Amazon (AMZN) hit a five-month low this morning after the company
missed revenue estimates and offered weak sales guidance for the second quarter
in a row.
Amazon handily beat third quarter earnings estimates but the company's profit forecast for the fourth quarter came in below estimates, breaking a two-quarter streak of issuing upside earnings guidance.
Third quarter sales grew 29% to $56.6 bln, which was towards the high end of its $54-57.5 bln forecast, but missed sell-side estimates by 0.8%. Weakness came from the international segment, due to the strong dollar and tough comparisons from lapping the Souq acquisition and a shift in the Diwali holiday into the fourth quarter.
Meanwhile, operating income grew 973% to $3.7 bln, which was well above $1.4-2.4 bln guidance.
While the company's market leading cloud-computing business Amazon Web Services' (AWS) growth slowed a bit sequentially, margins were better than expected, expanding 560 basis points to 31.1%. AWS profit accounted for 56% of the company's third quarter operating income versus 337% of profit one year ago, meaning AWS is no longer subsidizing the rest of the company. What's more, the high-margin advertising business still represents a large opportunity and grew 123% to $2.5 bln.
However, guidance for the holiday quarter has caused some consternation. Amazon called for fourth quarter revenue growth to slow to 10-20% to $66.5-72.5 bln, almost 6% below consensus at the midpoint. Amazon tends to guide conservatively, so consensus is still near the high end of the company's wide forecast.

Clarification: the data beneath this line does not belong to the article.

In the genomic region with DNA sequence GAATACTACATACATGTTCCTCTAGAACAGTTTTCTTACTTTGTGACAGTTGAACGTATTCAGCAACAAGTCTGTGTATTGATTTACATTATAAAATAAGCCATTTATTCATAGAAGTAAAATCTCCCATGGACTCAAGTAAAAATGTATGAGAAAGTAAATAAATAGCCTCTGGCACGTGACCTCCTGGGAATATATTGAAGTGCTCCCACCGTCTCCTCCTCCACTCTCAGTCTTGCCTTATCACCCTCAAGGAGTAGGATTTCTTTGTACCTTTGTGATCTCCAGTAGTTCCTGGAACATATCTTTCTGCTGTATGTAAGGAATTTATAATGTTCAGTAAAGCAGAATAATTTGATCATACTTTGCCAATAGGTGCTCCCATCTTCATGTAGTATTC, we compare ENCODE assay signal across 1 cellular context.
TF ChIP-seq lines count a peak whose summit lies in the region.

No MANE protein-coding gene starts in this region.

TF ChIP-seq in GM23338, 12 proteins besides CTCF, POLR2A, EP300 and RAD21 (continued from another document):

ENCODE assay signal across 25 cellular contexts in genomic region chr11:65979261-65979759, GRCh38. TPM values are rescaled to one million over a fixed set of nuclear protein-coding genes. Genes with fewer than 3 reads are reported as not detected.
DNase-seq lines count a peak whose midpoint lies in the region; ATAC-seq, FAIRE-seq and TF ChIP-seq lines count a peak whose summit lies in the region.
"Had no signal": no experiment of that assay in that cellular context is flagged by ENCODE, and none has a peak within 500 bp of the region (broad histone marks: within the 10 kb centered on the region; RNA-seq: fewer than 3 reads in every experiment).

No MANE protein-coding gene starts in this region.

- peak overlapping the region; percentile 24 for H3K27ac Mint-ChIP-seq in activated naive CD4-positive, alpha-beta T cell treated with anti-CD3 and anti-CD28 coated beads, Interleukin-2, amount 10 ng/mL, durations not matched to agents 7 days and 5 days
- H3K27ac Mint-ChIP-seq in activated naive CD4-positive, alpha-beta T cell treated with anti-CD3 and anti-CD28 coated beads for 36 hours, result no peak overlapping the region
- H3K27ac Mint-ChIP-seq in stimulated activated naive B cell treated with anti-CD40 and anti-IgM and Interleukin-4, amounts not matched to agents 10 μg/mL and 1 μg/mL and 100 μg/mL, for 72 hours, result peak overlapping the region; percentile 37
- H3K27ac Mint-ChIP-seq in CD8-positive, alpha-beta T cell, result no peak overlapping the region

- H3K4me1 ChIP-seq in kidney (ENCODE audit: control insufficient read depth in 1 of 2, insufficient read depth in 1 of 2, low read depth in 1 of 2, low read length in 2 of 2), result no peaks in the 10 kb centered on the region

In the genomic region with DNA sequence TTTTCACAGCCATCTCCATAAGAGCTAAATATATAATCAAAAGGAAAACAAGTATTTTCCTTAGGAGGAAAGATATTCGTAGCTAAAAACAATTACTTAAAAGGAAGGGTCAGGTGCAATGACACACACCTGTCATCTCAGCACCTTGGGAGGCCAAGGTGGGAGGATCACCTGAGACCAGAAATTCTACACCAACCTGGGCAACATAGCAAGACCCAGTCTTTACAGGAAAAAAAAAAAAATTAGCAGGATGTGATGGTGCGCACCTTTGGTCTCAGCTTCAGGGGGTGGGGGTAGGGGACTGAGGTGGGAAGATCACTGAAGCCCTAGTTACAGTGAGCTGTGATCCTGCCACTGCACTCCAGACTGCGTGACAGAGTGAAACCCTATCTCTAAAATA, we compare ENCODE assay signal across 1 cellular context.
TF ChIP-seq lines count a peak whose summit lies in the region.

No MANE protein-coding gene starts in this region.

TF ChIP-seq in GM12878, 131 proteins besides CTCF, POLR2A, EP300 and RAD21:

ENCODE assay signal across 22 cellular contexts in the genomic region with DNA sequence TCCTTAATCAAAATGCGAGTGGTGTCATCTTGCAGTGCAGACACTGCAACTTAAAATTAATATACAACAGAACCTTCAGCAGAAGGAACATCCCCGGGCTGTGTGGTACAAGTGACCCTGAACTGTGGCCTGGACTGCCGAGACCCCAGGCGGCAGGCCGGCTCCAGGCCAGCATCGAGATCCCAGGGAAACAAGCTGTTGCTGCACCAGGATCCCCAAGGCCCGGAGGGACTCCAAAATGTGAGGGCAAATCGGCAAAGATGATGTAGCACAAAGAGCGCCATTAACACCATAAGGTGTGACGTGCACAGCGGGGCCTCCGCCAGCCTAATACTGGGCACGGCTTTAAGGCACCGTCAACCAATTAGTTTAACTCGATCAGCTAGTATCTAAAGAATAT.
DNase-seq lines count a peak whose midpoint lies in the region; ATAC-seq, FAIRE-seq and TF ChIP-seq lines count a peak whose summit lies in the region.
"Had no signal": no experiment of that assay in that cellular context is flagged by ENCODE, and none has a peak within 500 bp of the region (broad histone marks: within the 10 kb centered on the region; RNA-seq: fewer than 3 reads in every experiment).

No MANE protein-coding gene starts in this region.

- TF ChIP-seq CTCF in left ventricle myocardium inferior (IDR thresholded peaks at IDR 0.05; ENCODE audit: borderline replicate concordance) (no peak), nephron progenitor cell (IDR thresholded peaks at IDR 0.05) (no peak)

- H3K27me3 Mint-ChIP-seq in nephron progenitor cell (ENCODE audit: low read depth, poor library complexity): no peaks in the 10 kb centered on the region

Retailers have been forced to beef up their online efforts as Amazon has taken significant market share in the retail sector. Amazon reportedly accounts for nearly half of eCommerce sales in the US and 5% of all retail sales.
Fourth quarter operating income of $2.1-3.6 bln was 27% below consensus, but the company tends to surpass its profit guidance so the company may very well report profit above the consensus from yesterday, which was neatly $4 bln. The company's increase to a $15 hourly wage for all employees weighed on the bottom line, but the company did not quantify that impact.
The Amazon investment case is becoming more about profits than revenue growth, which is a good thing. The transition from growth to value can be a difficult one for investors (Apple stock lost nearly 50% of its value between late 2012 and early 2013 as it became apparent that profits would fall 2013).
However, Amazon is still reporting very enviable growth on the top and bottom line. The outlook is promising as the company has a dominant market position in strong secular growth businesses (eCommerce and cloud computing) that are generating more recurring, high-margin services revenue. While the stock may appear expensive with an $810 bln market value at 64x next year's earnings, it trades at less than 20x free cash flow per share estimates for next year.
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